Humiliating cricket defeat exposes India’s Hindu-Muslim divide

After India were surged by arch-rival Pakistan in the T20 Cricket World Cup, quick bowler Mohammed Shami was damned by furious Hindu fans who implicated the group’s only Muslim gamer of intentionally tossing the video game.

Virat Kohli, the Indian captain, fired back, pointing out Shami’s “passion for the country” and his other elite efficiencies for the group. “Attacking someone over their religion is the most pathetic thing a human being can do,” Kohli stated, for which he underwent a gush of abuse in addition to risks versus his young child child.

India was among the favourites to win the World Cup however have actually struggled to make an effect on the competition and are on the verge of removal after losing to New Zealand in their next video game.

Shami did not bowl well versus Pakistan however neither did any of his non-Muslim colleagues as they stopped working to take a single wicket in Dubai.

“The Hindu-Muslim divide is so deep in the public sphere,” stated Hilal Ahmed, a teacher at New Delhi’s Centre for the Research Study of Establishing Societies. “If India wins, the credit will go to Hindu players. But if India loses, the responsibility will be put on Muslim players.”

India’s rage over the lost cricket match is not restricted to social networks. Charged of commemorating Pakistan’s success, a number of Indian Muslims — a school instructor, engineering trainees and trainees and personnel of a Kashmiri medical college — were sacked from federal government tasks, expelled from their colleges and even apprehended on charges of terrorism and sedition.

Students in Kolkata hold placards supporting Mohammed Shami after his loyalty was questioned
Trainees in Kolkata hold placards supporting Mohammed Shami after his commitment was questioned © Dibyangshu Sarkar/AFP through Getty Images

The heavy-handed action shows the deepening marginalisation of India’s Muslim neighborhood, whose 200m residents are consistently portrayed by the judgment Bharatiya Janata Celebration as an internal security risk.

“This shows a paranoid nationalism wherein you are looking for enemies,” stated political researcher Asim Ali. “Cricket provides the acid test to prove patriotism . . . It’s all about using big events to drive home the message that Muslims’ loyalty is always in question. You cannot trust Muslims to be patriotic.”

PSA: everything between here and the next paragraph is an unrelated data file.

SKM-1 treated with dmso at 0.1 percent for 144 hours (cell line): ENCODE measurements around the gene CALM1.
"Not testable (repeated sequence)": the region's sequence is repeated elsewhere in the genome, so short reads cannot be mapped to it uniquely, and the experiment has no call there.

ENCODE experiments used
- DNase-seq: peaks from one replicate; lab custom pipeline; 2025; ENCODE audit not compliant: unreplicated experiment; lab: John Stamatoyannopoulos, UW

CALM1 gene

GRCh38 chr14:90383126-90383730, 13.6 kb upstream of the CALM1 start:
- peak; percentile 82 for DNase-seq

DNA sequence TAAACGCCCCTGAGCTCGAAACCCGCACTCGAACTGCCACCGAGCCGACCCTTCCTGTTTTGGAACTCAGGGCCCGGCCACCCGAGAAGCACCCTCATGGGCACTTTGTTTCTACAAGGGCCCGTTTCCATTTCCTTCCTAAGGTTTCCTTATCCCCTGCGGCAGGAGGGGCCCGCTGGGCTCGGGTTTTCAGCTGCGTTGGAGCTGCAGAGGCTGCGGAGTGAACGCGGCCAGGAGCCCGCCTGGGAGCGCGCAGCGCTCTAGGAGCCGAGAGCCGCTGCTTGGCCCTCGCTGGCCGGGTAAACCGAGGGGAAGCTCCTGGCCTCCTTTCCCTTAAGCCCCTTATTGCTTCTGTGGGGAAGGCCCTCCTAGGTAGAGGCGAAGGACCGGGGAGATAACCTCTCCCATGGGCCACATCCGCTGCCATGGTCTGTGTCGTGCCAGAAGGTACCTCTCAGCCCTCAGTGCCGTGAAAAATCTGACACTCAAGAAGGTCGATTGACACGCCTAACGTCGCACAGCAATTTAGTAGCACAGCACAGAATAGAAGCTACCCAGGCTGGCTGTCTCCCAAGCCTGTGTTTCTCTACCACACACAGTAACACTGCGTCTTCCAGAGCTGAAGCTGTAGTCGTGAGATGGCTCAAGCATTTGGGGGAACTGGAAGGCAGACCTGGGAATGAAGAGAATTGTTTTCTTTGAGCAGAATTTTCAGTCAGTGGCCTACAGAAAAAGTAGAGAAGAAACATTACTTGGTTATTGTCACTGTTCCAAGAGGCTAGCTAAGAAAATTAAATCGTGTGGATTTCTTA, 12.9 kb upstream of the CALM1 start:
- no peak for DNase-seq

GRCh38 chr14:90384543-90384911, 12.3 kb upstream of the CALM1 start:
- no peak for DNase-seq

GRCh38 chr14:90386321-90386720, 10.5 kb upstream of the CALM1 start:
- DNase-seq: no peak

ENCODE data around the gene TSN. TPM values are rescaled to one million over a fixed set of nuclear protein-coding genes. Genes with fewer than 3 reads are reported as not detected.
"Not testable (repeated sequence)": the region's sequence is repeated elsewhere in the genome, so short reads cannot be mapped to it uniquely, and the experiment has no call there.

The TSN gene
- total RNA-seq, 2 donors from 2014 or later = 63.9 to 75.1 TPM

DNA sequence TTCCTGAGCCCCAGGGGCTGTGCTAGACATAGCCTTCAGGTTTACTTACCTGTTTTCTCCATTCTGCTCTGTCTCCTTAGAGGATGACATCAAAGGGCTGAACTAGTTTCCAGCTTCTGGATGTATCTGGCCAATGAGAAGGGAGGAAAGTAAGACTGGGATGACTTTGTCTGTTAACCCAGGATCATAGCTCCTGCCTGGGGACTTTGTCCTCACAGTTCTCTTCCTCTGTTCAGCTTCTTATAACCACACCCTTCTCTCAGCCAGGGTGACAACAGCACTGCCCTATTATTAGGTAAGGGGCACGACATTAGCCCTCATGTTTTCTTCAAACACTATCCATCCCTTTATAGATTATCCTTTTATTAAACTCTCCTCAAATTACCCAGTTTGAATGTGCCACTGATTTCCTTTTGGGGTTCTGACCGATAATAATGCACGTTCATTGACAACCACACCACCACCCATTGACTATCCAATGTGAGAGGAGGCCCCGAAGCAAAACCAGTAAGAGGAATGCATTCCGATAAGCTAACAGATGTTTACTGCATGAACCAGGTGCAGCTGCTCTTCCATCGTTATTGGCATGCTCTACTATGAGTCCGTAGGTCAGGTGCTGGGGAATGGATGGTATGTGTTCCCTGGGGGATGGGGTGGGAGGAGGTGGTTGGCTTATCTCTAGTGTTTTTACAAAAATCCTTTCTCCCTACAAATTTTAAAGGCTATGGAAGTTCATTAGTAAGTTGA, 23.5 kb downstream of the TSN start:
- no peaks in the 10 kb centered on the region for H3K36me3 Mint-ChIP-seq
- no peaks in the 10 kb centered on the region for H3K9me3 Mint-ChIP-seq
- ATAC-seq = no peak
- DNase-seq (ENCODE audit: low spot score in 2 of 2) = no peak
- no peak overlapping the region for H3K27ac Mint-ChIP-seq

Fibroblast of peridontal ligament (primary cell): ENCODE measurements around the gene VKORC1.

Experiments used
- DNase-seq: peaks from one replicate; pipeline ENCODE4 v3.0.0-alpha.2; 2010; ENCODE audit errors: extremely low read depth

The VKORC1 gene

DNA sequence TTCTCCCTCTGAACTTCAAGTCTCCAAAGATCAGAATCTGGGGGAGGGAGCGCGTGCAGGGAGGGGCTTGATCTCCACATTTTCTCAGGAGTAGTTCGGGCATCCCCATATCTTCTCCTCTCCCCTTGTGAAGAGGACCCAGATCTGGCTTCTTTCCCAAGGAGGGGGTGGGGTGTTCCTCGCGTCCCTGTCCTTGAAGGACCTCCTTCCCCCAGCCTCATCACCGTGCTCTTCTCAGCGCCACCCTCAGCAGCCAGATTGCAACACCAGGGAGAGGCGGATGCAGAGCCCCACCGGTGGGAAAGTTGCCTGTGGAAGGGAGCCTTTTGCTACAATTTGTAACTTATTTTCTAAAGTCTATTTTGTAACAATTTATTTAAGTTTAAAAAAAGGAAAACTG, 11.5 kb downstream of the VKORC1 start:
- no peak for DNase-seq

Indian federal governments utilized to promote consistency in between the Hindu bulk and Muslim minority, stressing the nation’s nonreligious polity. However experts stated the BJP was redefining India as a mostly Hindu country, in which Muslims would be endured if they acknowledge Hindu supremacy and stay within distinct borders.

Most BJP-ruled states have criminalised interfaith marriages, citing an alleged Muslim “love jihad” plot to erode Hindus’ numerical superiority, and restricted the meat and leather trade, from which many Muslims draw their livelihood.

Officials supportive of the Hindu agenda are also using colonial-era laws to harass and intimidate Muslims, often at the instigation of Hindu mobs.

This year, a young Muslim comedian spent 36 days in jail after Hindu vigilantes took exception to some of his irreverent jokes, and demanded his arrest under a colonial statute making it a crime to “deliberately outrage the religious feelings of any community”.

Few such cases result in criminal convictions, and lawyers said sedition charges for cheering for Pakistan were unlikely to be successful. But given the sluggish pace of the overloaded courts, prisoners awaiting trial face long incarcerations and hefty legal fees before being freed.

“It has become normal to file criminal complaints disproportionately against Muslims whose speech doesn’t conform to the Hindu supremacist narrative,” said Karuna Nundy, a Supreme Court lawyer. “The process that follows is itself the punishment . . . Once you are in the system, it can take a long time to get bail.”

Ordinary Muslims are not the only Indians under legal pressure. The country has been mesmerised by last month’s jailing of Aryan Khan, the 23-year-old son of Bollywood superstar Shah Rukh Khan, who has served as a brand ambassador for the opposition-ruled state of West Bengal.

The younger Khan was arrested on a cruise from Mumbai to Goa and accused of an international drug “conspiracy”. No drugs were found in his possession and the main evidence cited was a WhatsApp message about having “a blast”.

He was detained for 25 days before being freed on bail and now awaits prosecution on what many in the public see as trumped-up charges.

Pratap Bhanu Mehta, a leading academic, called the case “an expansion of the empire of fear and cruelty” intended as a powerful warning from the government to Indian society. “The point is to say, ‘we can make life miserable even for Aryan Khan,’” Mehta wrote in the Indian Express.

Experts expect religious polarisation to intensify in the coming months as the BJP prepares for next year’s elections in Uttar Pradesh, India’s largest state and a BJP stronghold.

Ali stated the prosecution of Muslims had acquired an “organic” momentum, as civil servants tried to please their BJP political bosses in a “competitive radicalisation” of state machinery.

“Anti-Muslim actions get you into the favour of the top establishment,” he stated.

Ahmed, from the Centre for the Study of Developing Societies, stated the BJP was stoking communal tensions to draw attention away from an economy still struggling to recover from the Covid-19 pandemic.

“The country is facing a tremendous economic crisis,” Ahmed stated. “But to divert attention we are raising issues of Hindu victimhood and Muslim victimhood. You need film stars and cricket stars to create an environment where economics will not become national issues.”

Jobber Wiki author Frank Long contributed to this report.